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Cover image for Crawl Vote: Helping groups on the move pick a next spot

Crawl Vote: Helping groups on the move pick a next spot

nholden profile image Nick Holden ・3 min read

What I built

Crawl Vote helps groups on the move pick a next spot. Whether they’re looking for poutine in Montreal or tacos in Tijuana, Crawl Vote will return some suggestions for everyone to vote on together.

Demo link

https://crawlvote.com

Link to code

GitHub logo nholden / crawl_vote

Helps groups on the move choose a next spot

Crawl Vote

Helps groups on the move choose a next spot

Installation

git clone git://github.com/nholden/crawl_vote
cd crawl_vote
brew install redis postgresql heroku
bundle install
yarn
cp .env.example .env
bundle exec rake db:reset

Getting started

Sign up for a Pusher Channels app at https://pusher.com/signup and a Yelp API key at https://www.yelp.com/developers/documentation/v3 and update .env.

Start these long-running processes in separate terminal windows:

heroku local
webpack-dev-server

Crawl Vote should be accessible at http://localhost:3345 (or whichever port you specify in .env).

Testing

bundle exec rspec

Contributing

Contributions are welcome from everyone! Feel free to make a pull request or use GitHub issues for help getting started, to report bugs, or to make feature requests.

License

This project was created by Nick Holden and is licensed under the terms of the MIT license.




How I built it

Crawl Vote uses Ruby on Rails on the back end Vue.js on the front end. I used Webpacker, which comes with a Vue integration, to compile and bundle my JavaScript, CSS, and images. I used Tailwind to quickly prototype my design without writing any CSS.

I used Pusher Channels in a couple ways. When a user first submits where they’re going and what they’re looking for, Crawl Vote creates a new “crawl”, gives it a unique name, and subscribes the user to a Pusher channel with that name. Then, the application kicks off a Sidekiq job to query Yelp’s Fusion API in the background. Once the job has fetched relevant businesses and persisted them to the PostgreSQL database, it triggers an event to the Pusher channel. When the user’s browser receives the event, a Vue component uses the Fetch API to make a request to grab all of the relevant data and display it on the screen.

Once the user has successfully created a crawl and invited some friends, Pusher Channels allow everyone to see the voting in real time without refreshing their browsers. When a user clicks the vote button next to a spot, it makes a request to the application that persists the vote and triggers an event to the Pusher channel. When all the users’ browsers receive the event, the Vue component makes another request to refresh the data on the screen.

Crawl Vote demo

I had never used Vue’s List Move Transitions before, but I was really impressed how, with very little CSS, Vue added silky smooth animations as spots moved up and down in the rankings. Magic! ✨

To identify users, Crawl Vote assigns each person a UUID and stores it in the user’s session. When a user first visits a crawl or refreshes the page, the applications identifies the user directly from the session and renders the data server side. When the user’s browser receives a Pusher event letting it know that it’s time to fetch more data, the UUID is sent along as a token in the authorization request header.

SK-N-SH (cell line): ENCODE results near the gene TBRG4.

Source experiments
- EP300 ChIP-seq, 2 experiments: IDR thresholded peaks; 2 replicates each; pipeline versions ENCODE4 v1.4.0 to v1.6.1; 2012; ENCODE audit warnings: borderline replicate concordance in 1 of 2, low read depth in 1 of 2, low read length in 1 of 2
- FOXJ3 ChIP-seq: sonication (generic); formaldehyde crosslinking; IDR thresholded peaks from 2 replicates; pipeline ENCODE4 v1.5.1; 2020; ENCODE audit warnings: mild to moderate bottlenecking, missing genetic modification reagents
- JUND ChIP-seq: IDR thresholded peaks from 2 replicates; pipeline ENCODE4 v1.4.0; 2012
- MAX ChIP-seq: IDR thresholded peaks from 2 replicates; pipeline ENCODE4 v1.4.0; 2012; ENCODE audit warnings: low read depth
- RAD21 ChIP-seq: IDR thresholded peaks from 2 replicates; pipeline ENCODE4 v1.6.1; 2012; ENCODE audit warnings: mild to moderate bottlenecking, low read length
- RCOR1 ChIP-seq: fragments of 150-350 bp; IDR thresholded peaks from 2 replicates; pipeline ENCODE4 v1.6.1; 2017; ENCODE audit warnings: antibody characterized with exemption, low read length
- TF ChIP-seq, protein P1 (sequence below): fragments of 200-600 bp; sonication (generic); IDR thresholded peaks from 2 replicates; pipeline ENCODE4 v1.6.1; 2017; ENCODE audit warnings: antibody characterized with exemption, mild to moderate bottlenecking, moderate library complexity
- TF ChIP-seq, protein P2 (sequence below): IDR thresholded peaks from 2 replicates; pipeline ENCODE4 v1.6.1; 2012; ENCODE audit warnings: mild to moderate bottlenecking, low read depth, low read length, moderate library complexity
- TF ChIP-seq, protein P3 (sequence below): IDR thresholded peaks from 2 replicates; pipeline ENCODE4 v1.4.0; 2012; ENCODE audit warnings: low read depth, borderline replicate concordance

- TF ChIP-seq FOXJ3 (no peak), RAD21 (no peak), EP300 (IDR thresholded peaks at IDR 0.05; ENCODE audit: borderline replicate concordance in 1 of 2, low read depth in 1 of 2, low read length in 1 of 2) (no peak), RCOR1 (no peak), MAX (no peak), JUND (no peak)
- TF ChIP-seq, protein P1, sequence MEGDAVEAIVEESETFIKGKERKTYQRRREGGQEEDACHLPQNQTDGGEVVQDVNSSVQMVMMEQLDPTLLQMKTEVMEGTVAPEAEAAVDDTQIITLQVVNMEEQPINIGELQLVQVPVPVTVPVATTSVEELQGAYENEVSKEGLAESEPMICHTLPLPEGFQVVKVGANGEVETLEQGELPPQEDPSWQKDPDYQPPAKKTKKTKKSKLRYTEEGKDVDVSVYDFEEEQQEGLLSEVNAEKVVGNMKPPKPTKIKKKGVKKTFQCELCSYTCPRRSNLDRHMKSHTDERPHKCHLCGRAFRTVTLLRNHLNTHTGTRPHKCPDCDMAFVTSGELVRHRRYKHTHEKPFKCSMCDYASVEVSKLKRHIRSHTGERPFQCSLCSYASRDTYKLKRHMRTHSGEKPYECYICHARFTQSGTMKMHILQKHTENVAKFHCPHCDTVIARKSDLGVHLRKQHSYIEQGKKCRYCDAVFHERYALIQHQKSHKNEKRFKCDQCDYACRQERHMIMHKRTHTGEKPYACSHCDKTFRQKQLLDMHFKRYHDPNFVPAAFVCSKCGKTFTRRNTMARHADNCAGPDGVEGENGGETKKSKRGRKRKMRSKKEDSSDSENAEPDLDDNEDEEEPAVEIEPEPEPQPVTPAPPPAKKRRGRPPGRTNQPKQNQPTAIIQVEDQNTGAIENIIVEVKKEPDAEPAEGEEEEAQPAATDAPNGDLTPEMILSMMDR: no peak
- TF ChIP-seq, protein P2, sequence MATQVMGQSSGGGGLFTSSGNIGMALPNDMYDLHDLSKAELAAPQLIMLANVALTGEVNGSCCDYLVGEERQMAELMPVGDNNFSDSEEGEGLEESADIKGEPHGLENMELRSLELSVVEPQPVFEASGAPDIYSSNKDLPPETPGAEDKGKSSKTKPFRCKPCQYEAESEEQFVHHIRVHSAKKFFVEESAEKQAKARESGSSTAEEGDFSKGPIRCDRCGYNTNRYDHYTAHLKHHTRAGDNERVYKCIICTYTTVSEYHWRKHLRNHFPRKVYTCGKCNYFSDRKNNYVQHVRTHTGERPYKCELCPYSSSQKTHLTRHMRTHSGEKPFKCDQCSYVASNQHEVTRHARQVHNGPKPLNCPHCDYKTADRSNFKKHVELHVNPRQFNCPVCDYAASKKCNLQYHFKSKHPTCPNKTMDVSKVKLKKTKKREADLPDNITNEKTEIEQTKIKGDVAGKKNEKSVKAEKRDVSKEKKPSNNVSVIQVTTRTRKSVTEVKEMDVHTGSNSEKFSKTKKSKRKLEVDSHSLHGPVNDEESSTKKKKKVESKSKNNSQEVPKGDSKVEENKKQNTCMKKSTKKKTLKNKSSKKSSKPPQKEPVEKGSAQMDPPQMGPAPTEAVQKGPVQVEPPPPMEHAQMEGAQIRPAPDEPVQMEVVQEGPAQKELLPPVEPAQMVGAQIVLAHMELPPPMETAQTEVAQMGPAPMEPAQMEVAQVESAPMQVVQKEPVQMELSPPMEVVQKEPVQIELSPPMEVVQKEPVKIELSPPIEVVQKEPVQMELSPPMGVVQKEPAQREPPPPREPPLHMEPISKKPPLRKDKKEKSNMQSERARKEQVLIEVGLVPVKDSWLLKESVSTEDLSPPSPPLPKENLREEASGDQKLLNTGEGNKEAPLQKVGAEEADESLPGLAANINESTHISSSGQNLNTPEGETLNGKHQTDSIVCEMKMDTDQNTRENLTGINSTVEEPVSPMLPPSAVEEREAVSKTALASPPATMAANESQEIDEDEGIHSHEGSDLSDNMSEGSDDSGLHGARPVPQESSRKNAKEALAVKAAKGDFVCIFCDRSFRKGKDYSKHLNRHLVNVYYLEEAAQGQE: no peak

Crawl Vote is continuously deployed to Heroku by Travis CI and is served by Cloudflare. I’m using Rollbar for exception tracking and Papertrail for logging. The only thing I paid for was the domain name, which came from Namecheap.

What’s next

I’m happy with how things turned out for this MVP, but I have a whole bunch of things I’d love to try with more time. I’d like to increase test coverage, including at least one or two Rails system tests that click through my Vue components using Headless Chrome.

I’d also like to continue improving the UX/UI, including adding autocomplete to the form fields. The categories that Yelp’s autocomplete endpoint returns look like they could be useful for the “Find” field, and I’ve been happy working with Google’s Place Autocomplete in the past. The design overall could use a little sprucing up, and I think some thoughtful use of color could help the look and feel better reflect the spirit of the app.

Finally, it would be great to do some more tweaking with the parameters Crawl Vote sends along to Yelp’s API. There are a lot of options, and I’m not sure I’d want to expose too many to the user since the complexity could turn people away, but I’d love to do some optimizing to make sure Crawl Vote returns a great selection of spots for every query.

Posted on by:

nholden profile

Nick Holden

@nholden

I run, lose bar trivia, and sling Ruby and JavaScript in San Diego.

Discussion

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Nick
This is really nice. Clean code, good concept, its a real gem (get it? RoR people- lol)! I totally get your trajectory for features in the future and I like the way you left it open for that. Great work!

 

Thanks very much, JR! Since I wrote the post and brought in some real traffic, my todo list has continued to grow even more. Happy with how the MVP turned out, though!

 

This is really really cool!

 

Thanks, Mac! 😁

 

Super polished. Really nice!

 

Thanks for the kind words, Ben!

 

I like it. Although it has characteristics of other apps, it is different and new. Do you have a specific target audience for this?

 

Thank you, Salli! Aside from "co-located groups of people," I didn't have a specific target audience in mind. I'd imagine it's more useful in more urban settings where the Yelp API will have more relevant results to return.

 

Thanks a bunch, Alex!